How to write an essay about a person 4


How to write an essay about a person

How to write an essay about a person

The dreaded “I” word. How can one letter be so malignant when it comes to academic writing?


It’s likely that many of your teachers and professors have drilled it into your head that using first-person writing in your essays will immediately result in another unrelenting letter of the alphabet: “F.”


As a curious student, you may be thinking that surely there must be some instances where using first-person writing is okay.


If that’s you, you’re asking all the right questions. This post will cover when it’s okay to use first-person writing in your essays and when it’s better to stick with third-person.


First-person writing involves using singular first-person pronouns such as I, me, my, mine, etc. You could also use plural first-person pronouns such as we, our, us, ours, etc.


For instance, this adorable kitten is talking primarily in first-person perspective (the “you” and “your” there is second-person perspective, which could be another blog topic entirely).


First-person writing can get really boring really fast. For example, I’ll write a short narrative about my day so far.


I opened my emails.


I ate breakfast.


The neighbor’s dog annoyed me.


I pet my cats and later pushed them off the couch.


I thought about eating popcorn for breakfast…but didn’t.


My roommate and I could not decide whether or not to hang the art in our apartment.


While I might think I am fascinating, you have probably stopped reading the list by now. You’re done hearing about me, me, me, right?


Well, think of that as part of the reason your teachers might boycott first-person pronouns. If your professor wants you to write an essay about President Obama, he or she probably doesn’t want to hear about what you (or the President for that matter) ate for breakfast.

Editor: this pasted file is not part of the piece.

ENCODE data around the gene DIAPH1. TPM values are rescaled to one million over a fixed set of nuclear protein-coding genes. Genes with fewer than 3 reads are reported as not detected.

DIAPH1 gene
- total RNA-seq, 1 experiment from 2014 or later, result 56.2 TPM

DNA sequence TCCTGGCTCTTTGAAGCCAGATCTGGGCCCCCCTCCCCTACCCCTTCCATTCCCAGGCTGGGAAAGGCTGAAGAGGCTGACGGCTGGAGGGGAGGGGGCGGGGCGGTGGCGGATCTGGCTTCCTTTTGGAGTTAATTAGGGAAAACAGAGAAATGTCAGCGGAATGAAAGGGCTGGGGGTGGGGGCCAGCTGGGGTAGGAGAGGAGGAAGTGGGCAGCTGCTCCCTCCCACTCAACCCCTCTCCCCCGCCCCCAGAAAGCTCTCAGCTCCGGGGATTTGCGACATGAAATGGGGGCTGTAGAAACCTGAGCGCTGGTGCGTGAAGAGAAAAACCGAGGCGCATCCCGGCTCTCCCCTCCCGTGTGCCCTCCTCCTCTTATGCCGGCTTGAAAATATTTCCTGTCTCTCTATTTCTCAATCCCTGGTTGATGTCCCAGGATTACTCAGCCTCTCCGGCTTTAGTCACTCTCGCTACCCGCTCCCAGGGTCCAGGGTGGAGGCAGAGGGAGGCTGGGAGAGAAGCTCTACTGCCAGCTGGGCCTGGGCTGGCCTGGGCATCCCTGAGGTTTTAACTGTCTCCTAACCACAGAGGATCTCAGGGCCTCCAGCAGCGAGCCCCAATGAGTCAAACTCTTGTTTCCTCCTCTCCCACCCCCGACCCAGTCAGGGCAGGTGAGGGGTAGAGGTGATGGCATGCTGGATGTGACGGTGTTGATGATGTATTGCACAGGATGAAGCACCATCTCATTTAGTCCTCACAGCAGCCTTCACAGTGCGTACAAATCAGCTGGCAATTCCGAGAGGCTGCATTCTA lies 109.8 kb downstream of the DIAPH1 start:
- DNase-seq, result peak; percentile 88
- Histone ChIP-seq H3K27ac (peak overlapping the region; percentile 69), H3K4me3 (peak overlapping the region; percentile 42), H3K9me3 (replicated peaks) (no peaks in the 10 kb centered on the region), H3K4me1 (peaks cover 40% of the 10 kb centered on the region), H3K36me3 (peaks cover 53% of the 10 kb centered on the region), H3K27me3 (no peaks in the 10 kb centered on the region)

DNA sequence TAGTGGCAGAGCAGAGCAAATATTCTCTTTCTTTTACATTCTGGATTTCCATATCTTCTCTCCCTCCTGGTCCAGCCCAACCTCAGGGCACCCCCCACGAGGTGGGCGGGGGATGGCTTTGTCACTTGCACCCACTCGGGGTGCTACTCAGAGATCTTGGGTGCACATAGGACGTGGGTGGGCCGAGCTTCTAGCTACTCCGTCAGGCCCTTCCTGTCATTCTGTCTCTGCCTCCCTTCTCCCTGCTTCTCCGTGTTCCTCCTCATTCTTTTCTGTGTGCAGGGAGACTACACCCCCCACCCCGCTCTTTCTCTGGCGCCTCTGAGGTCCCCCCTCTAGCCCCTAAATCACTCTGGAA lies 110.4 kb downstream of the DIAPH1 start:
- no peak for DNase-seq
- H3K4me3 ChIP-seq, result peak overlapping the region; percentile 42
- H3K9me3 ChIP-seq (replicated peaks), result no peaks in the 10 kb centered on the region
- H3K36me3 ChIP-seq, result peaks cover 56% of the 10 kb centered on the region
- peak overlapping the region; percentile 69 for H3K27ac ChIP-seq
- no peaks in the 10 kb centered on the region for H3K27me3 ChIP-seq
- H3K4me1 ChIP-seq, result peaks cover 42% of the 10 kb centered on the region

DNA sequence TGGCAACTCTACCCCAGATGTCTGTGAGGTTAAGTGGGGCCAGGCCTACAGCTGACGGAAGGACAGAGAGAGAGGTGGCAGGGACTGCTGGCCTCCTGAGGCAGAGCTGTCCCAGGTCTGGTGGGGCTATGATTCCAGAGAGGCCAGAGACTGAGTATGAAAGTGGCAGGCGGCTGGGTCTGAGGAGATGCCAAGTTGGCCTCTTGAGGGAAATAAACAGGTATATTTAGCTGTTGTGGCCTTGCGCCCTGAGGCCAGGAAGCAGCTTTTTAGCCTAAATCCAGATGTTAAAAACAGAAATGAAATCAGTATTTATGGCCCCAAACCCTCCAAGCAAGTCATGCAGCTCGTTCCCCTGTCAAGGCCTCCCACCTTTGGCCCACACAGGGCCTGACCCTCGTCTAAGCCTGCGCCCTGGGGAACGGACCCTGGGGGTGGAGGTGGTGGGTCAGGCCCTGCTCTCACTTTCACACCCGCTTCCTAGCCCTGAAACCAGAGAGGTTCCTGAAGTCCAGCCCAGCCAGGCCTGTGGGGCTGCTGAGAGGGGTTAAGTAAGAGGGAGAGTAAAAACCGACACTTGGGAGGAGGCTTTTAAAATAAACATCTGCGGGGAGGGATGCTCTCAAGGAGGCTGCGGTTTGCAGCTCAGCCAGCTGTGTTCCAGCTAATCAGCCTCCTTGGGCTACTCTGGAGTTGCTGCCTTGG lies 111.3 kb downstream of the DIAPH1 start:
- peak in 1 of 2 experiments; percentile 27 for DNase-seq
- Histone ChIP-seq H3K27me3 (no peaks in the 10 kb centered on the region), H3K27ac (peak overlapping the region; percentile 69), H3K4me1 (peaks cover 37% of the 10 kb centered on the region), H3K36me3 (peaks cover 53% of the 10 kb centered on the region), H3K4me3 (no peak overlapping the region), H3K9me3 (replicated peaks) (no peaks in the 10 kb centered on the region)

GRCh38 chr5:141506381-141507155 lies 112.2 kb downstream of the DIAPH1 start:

When Is First-person Writing Ineffective or Unwarranted?

Let’s face it. Everyone likes to write about themselves. The problem with first-person perspective in academic writing is that it can sound


When your instructor wants you to write a 15-page research paper about the problems in the Middle East, exclusively talking about your opinions on the matter is going to be an issue.


Instead, you should look for unbiased sources, search through the material, and use that in your research paper to make it more credible. Yes, that might sound like a lot more work, but it will pay off when you get your grade.


Sometimes, it can be difficult to take out first-person writing altogether. If you have the impulse to write in first-person perspective a lot, that’s okay! It’s still a great way to get your thoughts out on paper.


For example, pretend that this is one of my main points for a poem analysis I am writing:


Using words such as “melancholy” and “frustration,” the poem made me feel sad.


In this case, the first-person “me” would not be appropriate because the focus needs to be on the poem itself and not on what I think about it. But, because I wrote this, I now understand what the poem is doing.


I can rewrite this idea in my second draft using third-person perspective:


Using words such as “melancholy” and “frustration,” the poem employs a mournful tone to demonstrate the difficulty that comes with the loss of a loved one.


Most times, you’re the only one who will see your first draft, so go ahead and throw first-person perspective in if it helps you get your thoughts on paper. Make sure, however, that you go through and take it out in your revision.


Make or Break Your Academic Career: When Is First-person Writing Okay?

Okay, I was being dramatic with that header. Really, if you mess up on choosing whether to use first-person writing or not, you don’t have to forever hang your head in shame. You might get a slap on the wrist (in the form of some red marks on your paper), but it’s not the end of the world.


However, it never hurts to educate yourself on the dos and don’ts of first-person writing.


While essays about you require first-person, other types of essays (e.g., research papers) usually should not include first-person perspective.


Here are some examples of types of essays that, by their nature, require first-person writing:



  • Personal narrative essays

  • Memoir/reflective essays

  • Personal statements (e.g., college application essays)